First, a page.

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USGS CMG InfoBank: Point Fermin

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Comment: 07:45 - 09:24 (01:39)
Source: Annenberg/CPB Resources - Earth Revealed - 16. Mass Wasting
Keywords: "James Sadd", "Perry Ehlig", slump, "mass wasting", "Point Fermin", California, wave, erosion, "coastal bluff", slipping, over-steepening, speed, movement, block, landslide, "Coast Highway", "Paseo del Mar", beach

Our transcription: One of the most dramatic examples of slump can be found at Point Fermin, California.
Wave erosion here has cut away at the moist soft rock beds underlying the coastal bluffs, and this has created an oversteepened condition.
In this area dubbed the "sunken city" by residents, what began as a slump eventually led to a faster rate of slipping and much more extensive mass wasting activity.
Geologist Perry Ehlig has a long standing interest in the geologic history of Point Fermin.
This is the Point Fermin landslide.
It started moving in 1929.
It moved only a small amount, and people continued to live here, but then in 1940 it started moving very extensively, and as you can see here, it's broken into numerous small blocks.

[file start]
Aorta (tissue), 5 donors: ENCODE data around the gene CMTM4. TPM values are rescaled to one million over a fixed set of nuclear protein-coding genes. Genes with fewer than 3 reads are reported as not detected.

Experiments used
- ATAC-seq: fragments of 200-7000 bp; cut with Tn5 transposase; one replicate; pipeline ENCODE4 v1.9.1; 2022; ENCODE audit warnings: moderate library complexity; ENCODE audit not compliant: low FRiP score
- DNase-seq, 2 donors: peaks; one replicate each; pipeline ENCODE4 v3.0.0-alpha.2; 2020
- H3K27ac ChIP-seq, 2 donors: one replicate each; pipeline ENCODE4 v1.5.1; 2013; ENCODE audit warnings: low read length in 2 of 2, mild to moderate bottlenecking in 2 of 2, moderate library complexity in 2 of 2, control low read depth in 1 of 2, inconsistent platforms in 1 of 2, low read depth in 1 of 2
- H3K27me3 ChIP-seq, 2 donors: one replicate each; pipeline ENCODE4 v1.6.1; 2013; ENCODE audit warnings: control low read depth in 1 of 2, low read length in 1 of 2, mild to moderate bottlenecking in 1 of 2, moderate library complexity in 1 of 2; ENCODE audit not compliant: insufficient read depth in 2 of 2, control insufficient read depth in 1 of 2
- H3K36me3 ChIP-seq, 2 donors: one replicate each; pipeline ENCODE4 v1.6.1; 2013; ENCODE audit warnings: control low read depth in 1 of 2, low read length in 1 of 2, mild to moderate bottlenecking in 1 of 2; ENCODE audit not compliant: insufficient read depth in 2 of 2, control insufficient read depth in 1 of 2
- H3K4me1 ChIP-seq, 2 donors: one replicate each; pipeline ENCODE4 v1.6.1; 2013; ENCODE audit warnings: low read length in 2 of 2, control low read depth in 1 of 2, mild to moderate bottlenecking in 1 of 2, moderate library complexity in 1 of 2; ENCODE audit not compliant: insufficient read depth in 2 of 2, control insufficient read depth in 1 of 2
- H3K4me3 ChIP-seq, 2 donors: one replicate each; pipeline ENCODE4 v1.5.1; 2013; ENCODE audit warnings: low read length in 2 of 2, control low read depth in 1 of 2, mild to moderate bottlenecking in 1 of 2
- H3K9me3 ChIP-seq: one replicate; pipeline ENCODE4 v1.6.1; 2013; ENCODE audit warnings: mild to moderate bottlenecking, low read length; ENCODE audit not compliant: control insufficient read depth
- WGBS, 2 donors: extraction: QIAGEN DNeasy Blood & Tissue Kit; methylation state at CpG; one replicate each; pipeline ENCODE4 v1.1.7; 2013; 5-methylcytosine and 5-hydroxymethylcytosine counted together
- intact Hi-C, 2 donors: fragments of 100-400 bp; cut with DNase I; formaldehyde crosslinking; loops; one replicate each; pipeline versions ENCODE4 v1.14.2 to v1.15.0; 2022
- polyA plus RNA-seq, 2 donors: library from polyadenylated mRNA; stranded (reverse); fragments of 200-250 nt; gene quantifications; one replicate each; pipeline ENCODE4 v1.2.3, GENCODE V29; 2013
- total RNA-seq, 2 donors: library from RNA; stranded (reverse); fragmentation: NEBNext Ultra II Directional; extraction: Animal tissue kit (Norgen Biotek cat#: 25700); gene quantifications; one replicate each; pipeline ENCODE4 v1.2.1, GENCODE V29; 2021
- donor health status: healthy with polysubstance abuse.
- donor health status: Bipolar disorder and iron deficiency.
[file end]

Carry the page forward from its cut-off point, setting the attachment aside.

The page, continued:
In fact, most of the movement was in 1940 and then stopped, and then the area that we see over here that's all sunken has continued to move since that time.
Now this is the old road, the Coast Highway.
We're standing on Paseo del Mar right here, the remnants of it, and you can see the slabs out there that represent the offset portion of Paseo del Mar.
If somebody wanted to put enough money into it, they could remove and re-compact the slide material and found it on firm material below the beach level.
It might well be something that could be done economically if this were to be a hotel site or something like that.

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